There was a time during school days when chess was a pastime I frequently indulged in. A rivalry that instantly comes to mind is the one I had with Sai, a friend who beat me convincingly most times and yet left me each time with the feeling that the result could have been otherwise; it made me go back and try again and again. After school we went our ways and my active interest in the game dwindled, surfacing now and then during sporadic encounters with classmates or colleagues.
These days it has come into favor again.
It all began a few weeks back when I took part in a fascinating simultaneous event organized by a local club. After that, I joined the local chess club. The club meets on Friday evenings, when most people informally play against each other and some – who have a tournament match on that day – play official games. The five weeks so far have been full of fun and learning. Some of the members have an ELO rating of around 2100, and playing against players of such strength is a humbling experience for hobbyists like me who think of themselves as ‘above-average’ in their own category.
I also recently bought Fritz 8. One way to describe this piece of chess software would be to mention that it has an ELO rating of over 2600 and that it can beat 99.9 % of chess players on this planet. But that would miss the point. Fritz contains an array of features to help players at different levels improve their game, and it is this feature-set – and not the Herculean strength it boasts of – that would prove most useful to players like me intending to improve their skills. I hope to discuss some of these features in this space sometime in the near future.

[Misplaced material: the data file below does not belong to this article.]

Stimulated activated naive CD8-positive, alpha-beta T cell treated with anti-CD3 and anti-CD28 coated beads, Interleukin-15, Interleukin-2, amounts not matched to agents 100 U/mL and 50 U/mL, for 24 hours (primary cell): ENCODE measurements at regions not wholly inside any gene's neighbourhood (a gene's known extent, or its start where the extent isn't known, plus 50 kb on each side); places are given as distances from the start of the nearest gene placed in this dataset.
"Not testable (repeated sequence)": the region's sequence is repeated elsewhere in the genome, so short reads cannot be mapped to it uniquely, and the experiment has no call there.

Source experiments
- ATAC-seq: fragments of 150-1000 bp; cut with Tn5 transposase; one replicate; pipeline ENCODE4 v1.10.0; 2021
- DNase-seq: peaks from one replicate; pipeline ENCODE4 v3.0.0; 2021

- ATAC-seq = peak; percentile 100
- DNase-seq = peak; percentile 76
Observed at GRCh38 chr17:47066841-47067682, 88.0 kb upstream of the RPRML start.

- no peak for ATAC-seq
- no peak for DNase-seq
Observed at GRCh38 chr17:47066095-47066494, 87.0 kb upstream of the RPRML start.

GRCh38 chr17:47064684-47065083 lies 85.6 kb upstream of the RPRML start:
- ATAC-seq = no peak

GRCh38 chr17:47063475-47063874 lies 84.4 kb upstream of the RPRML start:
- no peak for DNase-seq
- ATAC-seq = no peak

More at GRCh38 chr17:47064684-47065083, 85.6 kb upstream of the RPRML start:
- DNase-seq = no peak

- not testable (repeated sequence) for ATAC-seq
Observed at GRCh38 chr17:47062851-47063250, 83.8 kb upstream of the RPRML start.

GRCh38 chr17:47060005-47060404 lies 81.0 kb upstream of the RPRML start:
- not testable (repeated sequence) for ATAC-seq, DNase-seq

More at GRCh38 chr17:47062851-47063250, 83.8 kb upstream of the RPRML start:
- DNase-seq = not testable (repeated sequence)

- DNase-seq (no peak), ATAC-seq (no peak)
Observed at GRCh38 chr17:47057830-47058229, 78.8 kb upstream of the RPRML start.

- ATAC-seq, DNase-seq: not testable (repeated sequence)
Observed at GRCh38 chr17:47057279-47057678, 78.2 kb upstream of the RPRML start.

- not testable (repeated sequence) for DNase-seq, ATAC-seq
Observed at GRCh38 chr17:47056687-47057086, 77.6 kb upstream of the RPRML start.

On the recommendation of a player in the chess club I bought the book ‘Chess Master Vs Chess Amateur‘ by Max Euwe. I’ve read a few chess books in the past, but none of those went to the depth this book delves into while explaining the basics for amateurs. The approach is novel and effective : by highlighting the contrast between the thinking of the Master and Amateur, Euwe presents a path an amateur could take to bridge that gap. There are twenty five games discussed in the book; I’m currently into the fifth game, and I find that the games are presented in increasing order of complexity and amateur skill, so each new games takes longer to complete ( and the variations discussed also increase ).
I intend to start – as soon as I can make time for it – a chess journal : a section where I could discuss happenings in the club, talk a bit about Fritz and also log some of the games I play ( in the club and with Fritz ). Adding some algebraic notation might bring some variety into these pages.